Chen Yonglin, the 37-year-old consul for political affairs at China's consulate in Sydney, appeared at a public rally on Saturday in the city to mark the anniversary of the Tiananmen Square massacre of pro-democracy activists in 1989 and said he had walked out of the mission four days ago.

Because he had "offered some help to some democracy activists and Falun Gong practitioners in some way", the Chinese government considered him to be a threat, Chen said.

Falun Gong is an amalgam of religions, meditation and exercises that Beijing considers to be a cult.

The Sydney consulate said on Sunday that Chen had reached the end of his four-year stint in Australia and was making up stories because he did not want to return to China.
  
"To achieve the aim of staying in Australia, Chen Yonglin fabricated stories, which are unfounded and purely fictitious," the consulate said in a statement.

Canberra's position
  
Immigration Minister Amanda Vanstone said Chen's asylum application would not receive special treatment from officials in Canberra. 
  

Australia and China are in talks
on signing a free trade accord

Vanstone also refused to comment on statements that Australian officials had warned him his actions "will cause serious consequences", possibly impacting on Canberra's burgeoning trade relationship with Beijing.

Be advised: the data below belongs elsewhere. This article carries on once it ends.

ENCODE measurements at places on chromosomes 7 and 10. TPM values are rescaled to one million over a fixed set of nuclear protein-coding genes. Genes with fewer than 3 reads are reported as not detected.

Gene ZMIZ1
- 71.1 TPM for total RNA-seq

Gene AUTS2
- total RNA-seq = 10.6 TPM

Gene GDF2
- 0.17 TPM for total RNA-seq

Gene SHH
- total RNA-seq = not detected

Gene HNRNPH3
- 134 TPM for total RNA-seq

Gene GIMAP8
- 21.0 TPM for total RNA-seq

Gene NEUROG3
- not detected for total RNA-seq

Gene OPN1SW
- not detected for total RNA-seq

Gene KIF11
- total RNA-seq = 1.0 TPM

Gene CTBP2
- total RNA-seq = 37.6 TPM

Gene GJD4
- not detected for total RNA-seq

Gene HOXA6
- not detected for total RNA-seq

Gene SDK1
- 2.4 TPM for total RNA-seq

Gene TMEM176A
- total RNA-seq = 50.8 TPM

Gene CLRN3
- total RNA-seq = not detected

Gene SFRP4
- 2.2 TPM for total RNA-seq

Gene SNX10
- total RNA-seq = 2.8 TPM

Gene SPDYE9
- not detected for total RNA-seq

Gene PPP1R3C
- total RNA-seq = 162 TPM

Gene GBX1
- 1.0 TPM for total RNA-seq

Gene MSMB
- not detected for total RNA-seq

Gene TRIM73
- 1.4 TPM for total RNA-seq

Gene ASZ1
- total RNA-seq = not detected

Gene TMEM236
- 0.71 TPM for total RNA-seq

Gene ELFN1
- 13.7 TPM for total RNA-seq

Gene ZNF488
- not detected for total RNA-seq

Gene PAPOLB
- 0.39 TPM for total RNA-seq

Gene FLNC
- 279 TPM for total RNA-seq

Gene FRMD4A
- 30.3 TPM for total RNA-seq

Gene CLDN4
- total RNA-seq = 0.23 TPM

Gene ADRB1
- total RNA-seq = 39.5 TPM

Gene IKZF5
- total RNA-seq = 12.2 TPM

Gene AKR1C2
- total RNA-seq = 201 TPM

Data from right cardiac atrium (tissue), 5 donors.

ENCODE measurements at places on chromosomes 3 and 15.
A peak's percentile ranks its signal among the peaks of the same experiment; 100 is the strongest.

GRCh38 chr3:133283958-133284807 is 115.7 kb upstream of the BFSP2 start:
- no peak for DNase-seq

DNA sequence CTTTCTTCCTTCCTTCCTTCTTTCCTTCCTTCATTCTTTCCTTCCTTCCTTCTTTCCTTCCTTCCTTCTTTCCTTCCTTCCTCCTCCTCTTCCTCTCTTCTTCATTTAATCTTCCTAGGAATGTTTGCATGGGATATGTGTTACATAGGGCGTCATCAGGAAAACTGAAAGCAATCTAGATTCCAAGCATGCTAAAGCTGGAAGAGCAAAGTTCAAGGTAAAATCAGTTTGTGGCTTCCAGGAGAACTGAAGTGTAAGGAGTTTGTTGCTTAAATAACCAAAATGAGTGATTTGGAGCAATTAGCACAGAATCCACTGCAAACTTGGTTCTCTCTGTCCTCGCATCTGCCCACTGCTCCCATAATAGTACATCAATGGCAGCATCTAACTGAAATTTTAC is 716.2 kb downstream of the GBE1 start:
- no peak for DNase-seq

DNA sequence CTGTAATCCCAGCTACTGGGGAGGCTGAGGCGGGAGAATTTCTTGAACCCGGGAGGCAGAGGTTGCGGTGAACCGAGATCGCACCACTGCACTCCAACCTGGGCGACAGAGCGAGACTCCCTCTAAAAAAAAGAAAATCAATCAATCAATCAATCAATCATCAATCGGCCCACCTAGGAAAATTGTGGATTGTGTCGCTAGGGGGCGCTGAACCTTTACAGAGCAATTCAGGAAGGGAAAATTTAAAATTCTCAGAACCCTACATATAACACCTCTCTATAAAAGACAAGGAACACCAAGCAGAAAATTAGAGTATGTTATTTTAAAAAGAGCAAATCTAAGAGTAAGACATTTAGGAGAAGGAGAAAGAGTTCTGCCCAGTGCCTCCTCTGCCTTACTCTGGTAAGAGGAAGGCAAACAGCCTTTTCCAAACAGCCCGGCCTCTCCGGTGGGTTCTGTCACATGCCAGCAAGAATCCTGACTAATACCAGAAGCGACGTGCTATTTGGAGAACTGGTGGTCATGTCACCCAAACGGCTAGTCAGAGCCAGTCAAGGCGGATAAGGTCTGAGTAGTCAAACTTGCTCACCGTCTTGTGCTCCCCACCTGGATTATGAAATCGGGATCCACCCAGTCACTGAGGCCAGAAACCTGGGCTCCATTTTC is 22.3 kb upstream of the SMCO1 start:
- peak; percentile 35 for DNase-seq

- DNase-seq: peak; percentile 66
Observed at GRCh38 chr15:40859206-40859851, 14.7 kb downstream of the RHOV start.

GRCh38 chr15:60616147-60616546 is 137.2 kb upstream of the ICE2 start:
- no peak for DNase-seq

Chen's asylum application comes as the Australian and Chinese governments work towards establishing a bilateral free trade agreement worth an estimated 24.4 billion Australian dollars(US$18.5 billion) to the Australian economy over a 10-year period.

Chen said he was in hiding with his wife, Jin Ping, 38, and six-year-old daughter as he feared he would be kidnapped by Chinese agents.

Search on?

The Weekend Australian newspaper reported Chen had applied for political asylum but officials had ruled this out and that Chinese consular security staff were searching for him.

Chinese embassy officials could not be reached for comment.

"The problem for the government is that if this were back in the old Cold War days, and a person had fled from the communist embassy, we would have welcomed the person with open arms as we did with the Petrov scandal 40 years ago," international affairs analyst Keith Suter told Sky News television.

"Now, of course, China is a major trading ally for Australia and we don't want to do anything that's going to be offending China in terms of its trade policies"

Keith Suter,
Australian international affairs analyst

"But now, of course, China is a major trading ally for Australia and we don't want to do anything that's going to be offending China in terms of its trade policies," Suter said.

Extensive inquiry

In 1954, a senior Soviet diplomat in Australia, Vladimir Mikhailovich Petrov, defected along with his wife, Evdokia.

The defections led to an extensive inquiry into Soviet espionage in Australia.

Moscow withdrew its embassy from Australia and expelled Australian diplomats.

The diplomat was quoted as saying that he had been monitoring political dissidents, including members of the Falun Gong religious sect, over the past four years, but had not reported on them in protest against Beijing's policies.